Technology adds value but doesn’t replace people

Investors are clearly enjoying how technology frees them up and adds convenience to their lives, but they do not see technology as a complete replacement for what human beings do best.

This came through loud and clear in our research. People continue to want human support for the more complicated things, like creating a financial plan, giving financial advice, and creating a personalized investment portfolio. Tellingly, when the markets wobble and uncertainty rises, the first place investors say they’ll go is to financial advisors.

I believe this has to do with trust. While comfort with technology has risen during the pandemic, more than half (59%) of investors trust people to manage their money more than technology. This is one of the reasons we are so focused on combining the best of people and technology in our products and services, so that investors have the benefit of ease and transparency through digital tools balanced with the guidance of a real person when they really need it. It’s our experience working with millions of investors that very few want an all-digital or all-human experience for their entire investing lives. They’re looking for the best of both.  

The pandemic has spawned a whole new generation of investors

One of the most remarkable outcomes of the last 18 months is the number of new investors who have come into the market. We call this cohort “Generation Investor” (or “Gen I”), and they have some serious size and sway, making up 15% of total stock market investors in the US according to previous Schwab data.

Gen I has a unique investing profile. They’re early adopters of technology and about twice as likely as more experienced investors to invest for fun or to start a business. Their investment time horizons tend to be shorter, with only about 38% currently focused on retirement. They are more likely to consult online investing influencers and social media for insight than seasoned investors, and more likely to view cryptocurrency as something that will have a significant impact on how they invest in the near-term.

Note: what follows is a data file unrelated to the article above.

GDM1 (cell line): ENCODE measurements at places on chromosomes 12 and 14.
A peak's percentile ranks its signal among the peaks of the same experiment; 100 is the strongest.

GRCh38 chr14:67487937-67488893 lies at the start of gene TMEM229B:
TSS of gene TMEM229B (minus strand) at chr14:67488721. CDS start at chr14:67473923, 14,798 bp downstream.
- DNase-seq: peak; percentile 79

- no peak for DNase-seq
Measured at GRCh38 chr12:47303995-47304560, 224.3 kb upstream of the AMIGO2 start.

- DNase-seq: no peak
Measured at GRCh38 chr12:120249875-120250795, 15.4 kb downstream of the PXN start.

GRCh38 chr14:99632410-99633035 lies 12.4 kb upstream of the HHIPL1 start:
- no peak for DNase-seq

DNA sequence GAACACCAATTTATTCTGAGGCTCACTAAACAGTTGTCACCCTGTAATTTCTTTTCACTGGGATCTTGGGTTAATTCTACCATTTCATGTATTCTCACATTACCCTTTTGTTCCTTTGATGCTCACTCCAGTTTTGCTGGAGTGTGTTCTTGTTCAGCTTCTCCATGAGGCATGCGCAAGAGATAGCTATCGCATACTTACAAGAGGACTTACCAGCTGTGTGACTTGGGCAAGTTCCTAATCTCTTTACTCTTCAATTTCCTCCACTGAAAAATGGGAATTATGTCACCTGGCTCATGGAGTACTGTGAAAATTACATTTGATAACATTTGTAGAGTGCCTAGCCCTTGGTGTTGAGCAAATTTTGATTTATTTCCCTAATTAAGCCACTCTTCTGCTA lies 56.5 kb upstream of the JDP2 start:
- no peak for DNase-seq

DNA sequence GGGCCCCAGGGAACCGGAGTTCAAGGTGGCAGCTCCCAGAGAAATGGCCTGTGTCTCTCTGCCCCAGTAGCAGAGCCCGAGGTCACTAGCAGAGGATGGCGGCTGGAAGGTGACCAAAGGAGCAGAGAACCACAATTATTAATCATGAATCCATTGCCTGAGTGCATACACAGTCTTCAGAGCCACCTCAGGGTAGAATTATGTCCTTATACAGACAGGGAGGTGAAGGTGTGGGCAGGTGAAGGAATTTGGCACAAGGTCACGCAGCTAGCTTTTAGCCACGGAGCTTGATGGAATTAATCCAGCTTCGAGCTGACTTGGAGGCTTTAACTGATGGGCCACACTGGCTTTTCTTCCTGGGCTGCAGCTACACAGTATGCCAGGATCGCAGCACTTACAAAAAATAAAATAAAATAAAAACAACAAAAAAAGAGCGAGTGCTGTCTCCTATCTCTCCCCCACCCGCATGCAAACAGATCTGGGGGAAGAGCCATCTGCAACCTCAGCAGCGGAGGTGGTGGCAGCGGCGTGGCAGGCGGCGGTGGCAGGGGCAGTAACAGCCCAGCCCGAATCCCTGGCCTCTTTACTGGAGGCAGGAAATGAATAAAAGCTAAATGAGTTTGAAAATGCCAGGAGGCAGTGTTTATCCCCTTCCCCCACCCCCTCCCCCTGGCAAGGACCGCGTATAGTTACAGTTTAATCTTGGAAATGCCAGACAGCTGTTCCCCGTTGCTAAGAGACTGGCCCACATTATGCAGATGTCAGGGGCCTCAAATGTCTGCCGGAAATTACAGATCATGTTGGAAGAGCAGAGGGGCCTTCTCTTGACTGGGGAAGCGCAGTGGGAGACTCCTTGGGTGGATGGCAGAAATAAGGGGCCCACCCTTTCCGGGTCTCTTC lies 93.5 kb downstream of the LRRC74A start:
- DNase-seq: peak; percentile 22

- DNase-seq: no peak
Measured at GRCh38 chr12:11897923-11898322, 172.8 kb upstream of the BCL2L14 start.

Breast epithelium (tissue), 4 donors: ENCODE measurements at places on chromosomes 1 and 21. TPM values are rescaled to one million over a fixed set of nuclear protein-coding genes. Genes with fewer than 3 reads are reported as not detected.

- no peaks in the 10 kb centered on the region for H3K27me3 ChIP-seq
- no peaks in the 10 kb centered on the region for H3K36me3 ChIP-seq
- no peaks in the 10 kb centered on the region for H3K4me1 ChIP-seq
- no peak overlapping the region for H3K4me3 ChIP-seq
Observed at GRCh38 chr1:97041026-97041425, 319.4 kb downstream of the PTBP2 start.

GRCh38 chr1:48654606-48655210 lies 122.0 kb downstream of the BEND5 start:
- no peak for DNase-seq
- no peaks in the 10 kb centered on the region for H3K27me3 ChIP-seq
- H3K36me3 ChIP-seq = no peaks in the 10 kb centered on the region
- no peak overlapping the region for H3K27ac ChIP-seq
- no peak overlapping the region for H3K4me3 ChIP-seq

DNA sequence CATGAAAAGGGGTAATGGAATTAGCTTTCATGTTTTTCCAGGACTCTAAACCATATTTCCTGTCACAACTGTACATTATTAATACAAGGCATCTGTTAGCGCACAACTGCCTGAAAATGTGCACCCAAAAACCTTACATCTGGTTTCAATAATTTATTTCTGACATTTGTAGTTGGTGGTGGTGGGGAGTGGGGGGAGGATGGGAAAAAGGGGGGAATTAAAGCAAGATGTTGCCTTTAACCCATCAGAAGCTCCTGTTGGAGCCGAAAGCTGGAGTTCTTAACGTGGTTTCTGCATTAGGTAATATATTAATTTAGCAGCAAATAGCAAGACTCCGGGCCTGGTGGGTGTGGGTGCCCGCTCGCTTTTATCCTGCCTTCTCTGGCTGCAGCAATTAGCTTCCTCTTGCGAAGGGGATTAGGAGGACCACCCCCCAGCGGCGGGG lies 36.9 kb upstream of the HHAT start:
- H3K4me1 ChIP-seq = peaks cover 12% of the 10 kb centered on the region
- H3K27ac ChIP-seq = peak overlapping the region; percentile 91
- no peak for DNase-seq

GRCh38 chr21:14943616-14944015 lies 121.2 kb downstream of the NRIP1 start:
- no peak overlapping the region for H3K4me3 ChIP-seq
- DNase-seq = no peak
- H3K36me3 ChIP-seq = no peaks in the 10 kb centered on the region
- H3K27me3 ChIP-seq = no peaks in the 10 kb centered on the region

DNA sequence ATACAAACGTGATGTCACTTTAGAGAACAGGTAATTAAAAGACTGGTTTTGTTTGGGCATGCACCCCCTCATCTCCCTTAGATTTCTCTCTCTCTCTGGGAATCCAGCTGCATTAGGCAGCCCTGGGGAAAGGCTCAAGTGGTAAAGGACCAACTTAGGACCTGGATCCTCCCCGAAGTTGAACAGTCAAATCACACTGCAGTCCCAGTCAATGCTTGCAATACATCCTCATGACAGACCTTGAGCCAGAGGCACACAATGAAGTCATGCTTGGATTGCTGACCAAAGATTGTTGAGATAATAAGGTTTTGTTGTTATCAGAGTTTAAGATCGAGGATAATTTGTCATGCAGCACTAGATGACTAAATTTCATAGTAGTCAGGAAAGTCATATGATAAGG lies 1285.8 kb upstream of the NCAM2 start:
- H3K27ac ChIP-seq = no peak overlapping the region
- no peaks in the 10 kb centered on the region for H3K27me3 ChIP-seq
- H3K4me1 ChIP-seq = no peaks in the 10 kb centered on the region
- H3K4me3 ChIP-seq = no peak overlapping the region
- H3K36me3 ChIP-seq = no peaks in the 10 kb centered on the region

Perhaps the most surprising thing about Gen I is that while many are young and tech savvy, they value access to financial professionals as highly as other investors. Gen I members think that people are preferable to technology when it comes to more complicated things like giving financial advice, understanding an investor’s entire financial situation, and providing support when they have questions. The first resource they want to reach out to if the stock market dips or spikes is also a financial professional. There is a misconception that investors just getting started want to do everything on their mobile devices, but they too want to know that they can call a real person when their financial life gets complicated.

Where we think this is going

Those who imagine a future where technology largely replaces humans are likely to be wrong. While there is a lot of attention on the increased use of technology and digital tools during the pandemic, it has also been a time when human guidance and support have emerged as more important than ever. During this time, investors, having had to manage tumultuous markets and uncertain financial futures, have continued to look to humans as trusted sources of connection, validation, and advice.

But we’re also not going back to where we were before the pandemic. People have gotten comfortable with using their mobile devices and digital solutions to help manage their financial lives in new ways. The opportunity to tap into this new consumer mindset to innovate is tremendous and for us at Schwab, we will leverage this momentum to introduce new and better ways to help clients achieve their goals through the power of both people and technology.